The boisterous Duterte, a vastly different creature from Benigno Aquino III, has issued directives to his defence secretary to seek military supplies from China and Russia rather than US sources.  “I want weaponry and armaments…. We don’t need F16 jets, that is of no use to us.” Jets were useless in counter-insurgency operations in the Philippines; far better stick, he suggested, to “propeller-driven planes”.

Such moves are not suggestive of a total distancing from the United States; Duterte is evidently keen to widen his appeal to other powers, rather than clinging on the tired assumption that all that stems from Washington is somehow good.  On that level, the politics is sound, an attempt to defuse a confrontation that risks involving China and the US in a regional punch-up.

The Philippine military were also bemused by the Presidential directive, unclear about how they were to go about their new orders. In the words of a defence spokesman, “We are awaiting guidelines on how the president’s policy statements will be implemented.”

On Tuesday, Duterte also explained that the Philippines would cease patrolling the South China Sea alongside the US Navy.  What was less extensively reported by US media outlets is that he would prefer Filipino forces to be doing their own patrolling up to 12 nautical miles offshore, rather than having entanglements with either US or Chinese forces.

All that said, a more than significant nudge is being contemplated in Beijing’s direction, while the president envisages refocusing the broader struggle on domestic maladies: drug trafficking and niggling insurgencies. “Only China will help us,” he claimed.  “America just gave you principles of law and nothing else.”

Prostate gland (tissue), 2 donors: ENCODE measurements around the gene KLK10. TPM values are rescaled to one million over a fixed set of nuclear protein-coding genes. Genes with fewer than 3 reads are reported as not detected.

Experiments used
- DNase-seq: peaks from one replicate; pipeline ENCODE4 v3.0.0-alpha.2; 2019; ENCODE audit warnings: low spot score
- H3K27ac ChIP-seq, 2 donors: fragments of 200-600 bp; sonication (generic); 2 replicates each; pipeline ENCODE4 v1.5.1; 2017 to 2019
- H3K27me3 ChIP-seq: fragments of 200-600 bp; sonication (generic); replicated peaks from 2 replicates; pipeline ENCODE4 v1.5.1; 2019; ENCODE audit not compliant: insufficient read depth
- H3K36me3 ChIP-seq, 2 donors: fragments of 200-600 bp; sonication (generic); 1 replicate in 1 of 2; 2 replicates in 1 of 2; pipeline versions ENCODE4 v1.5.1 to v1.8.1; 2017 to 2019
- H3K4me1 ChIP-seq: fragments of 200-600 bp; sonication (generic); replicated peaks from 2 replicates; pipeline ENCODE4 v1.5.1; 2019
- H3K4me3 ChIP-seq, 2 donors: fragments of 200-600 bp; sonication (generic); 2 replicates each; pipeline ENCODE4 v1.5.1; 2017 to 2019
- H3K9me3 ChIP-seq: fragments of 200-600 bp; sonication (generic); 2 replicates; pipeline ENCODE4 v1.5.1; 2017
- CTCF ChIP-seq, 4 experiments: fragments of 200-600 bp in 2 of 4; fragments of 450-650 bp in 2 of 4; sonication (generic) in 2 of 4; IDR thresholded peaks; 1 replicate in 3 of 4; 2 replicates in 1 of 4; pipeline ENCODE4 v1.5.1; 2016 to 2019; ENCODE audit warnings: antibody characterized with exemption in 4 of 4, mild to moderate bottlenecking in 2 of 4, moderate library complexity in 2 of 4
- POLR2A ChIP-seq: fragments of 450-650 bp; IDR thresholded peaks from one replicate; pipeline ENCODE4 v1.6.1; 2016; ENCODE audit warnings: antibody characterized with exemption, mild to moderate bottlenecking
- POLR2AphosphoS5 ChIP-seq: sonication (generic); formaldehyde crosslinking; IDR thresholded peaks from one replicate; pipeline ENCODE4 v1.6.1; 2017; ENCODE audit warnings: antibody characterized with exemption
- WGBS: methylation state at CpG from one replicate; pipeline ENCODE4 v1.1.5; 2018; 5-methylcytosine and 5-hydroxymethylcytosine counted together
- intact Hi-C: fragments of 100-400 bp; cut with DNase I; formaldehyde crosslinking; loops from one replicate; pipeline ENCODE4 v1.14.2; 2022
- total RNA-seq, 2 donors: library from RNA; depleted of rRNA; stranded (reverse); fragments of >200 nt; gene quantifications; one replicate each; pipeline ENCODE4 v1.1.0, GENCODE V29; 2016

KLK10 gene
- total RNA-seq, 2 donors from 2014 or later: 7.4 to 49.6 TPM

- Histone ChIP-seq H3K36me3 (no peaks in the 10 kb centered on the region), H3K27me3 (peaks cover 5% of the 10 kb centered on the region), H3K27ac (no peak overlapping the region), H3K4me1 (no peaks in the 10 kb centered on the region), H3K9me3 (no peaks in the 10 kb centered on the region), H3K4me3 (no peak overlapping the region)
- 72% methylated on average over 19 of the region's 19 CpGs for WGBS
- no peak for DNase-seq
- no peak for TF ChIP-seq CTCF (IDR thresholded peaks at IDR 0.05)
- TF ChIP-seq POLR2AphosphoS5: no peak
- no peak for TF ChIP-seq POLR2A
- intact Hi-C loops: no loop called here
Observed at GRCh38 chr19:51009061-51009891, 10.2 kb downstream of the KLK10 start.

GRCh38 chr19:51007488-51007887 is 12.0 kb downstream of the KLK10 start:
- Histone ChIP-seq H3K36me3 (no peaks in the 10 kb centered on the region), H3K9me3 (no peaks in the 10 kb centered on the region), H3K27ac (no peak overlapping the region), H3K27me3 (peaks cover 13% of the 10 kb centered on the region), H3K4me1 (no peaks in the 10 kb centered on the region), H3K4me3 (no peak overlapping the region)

The old myopic view that Duterte is merely the resident buffoon and brute is delightfully simple, but one that has currency in the corridors of US power. It holds that he is an aberration, that his legacy will pass, and that his views are of no consequence.  US officials persist doing this at their peril, attempting to place Manila, by proxy, in line of Beijing’s ire.

As the distributed Nelson Report (September 14), a summary dispatch on foreign relations, put it, “if you want to see what a Trump Presidency would look and sound like, watch the Philippines’ Duterte… an impertinent reference to Trump’s unpredictability, boorishness, lack of knowledge or sophistication, and penchant for ill-considered dramatics.”

The point that has been missed is that this entire revision has been stewing for some time. It has bubbled with fury, bypassing the traditional, submissive structures of power that have favoured an imperial influence for all too long.  The point to see will be whether Duterte’s legacy persists in its indignation and redirection, or fizzles in the great power game.

Binoy Kampmark was a Commonwealth Scholar at Selwyn College, Cambridge. He lectures at RMIT University, Melbourne. Email: bkampmark@gmail.com. Read other articles by Binoy.